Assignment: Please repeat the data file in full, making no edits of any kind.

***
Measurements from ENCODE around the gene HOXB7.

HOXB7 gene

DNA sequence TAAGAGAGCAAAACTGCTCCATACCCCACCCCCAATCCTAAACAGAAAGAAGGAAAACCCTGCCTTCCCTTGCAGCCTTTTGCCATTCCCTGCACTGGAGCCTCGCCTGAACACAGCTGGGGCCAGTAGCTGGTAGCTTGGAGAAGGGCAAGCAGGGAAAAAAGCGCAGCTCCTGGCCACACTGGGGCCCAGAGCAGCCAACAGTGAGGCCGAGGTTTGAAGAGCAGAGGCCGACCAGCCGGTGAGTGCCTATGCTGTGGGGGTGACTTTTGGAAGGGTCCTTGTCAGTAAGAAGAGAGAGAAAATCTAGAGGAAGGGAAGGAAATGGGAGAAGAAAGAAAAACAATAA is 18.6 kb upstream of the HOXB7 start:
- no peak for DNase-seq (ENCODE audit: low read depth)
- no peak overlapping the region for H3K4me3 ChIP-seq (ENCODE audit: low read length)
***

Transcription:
Measurements from ENCODE around the gene HOXB7.

HOXB7 gene

DNA sequence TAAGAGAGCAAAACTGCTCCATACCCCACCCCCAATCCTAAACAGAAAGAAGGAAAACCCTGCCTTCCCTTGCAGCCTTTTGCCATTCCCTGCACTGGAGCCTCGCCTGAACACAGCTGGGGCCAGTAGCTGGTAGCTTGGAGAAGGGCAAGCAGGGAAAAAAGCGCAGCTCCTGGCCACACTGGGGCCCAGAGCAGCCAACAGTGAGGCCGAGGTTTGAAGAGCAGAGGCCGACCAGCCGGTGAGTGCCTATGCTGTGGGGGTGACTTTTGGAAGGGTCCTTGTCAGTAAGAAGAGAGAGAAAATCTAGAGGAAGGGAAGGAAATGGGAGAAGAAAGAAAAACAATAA is 18.6 kb upstream of the HOXB7 start:
- no peak for DNase-seq (ENCODE audit: low read depth)
- no peak overlapping the region for H3K4me3 ChIP-seq (ENCODE audit: low read length)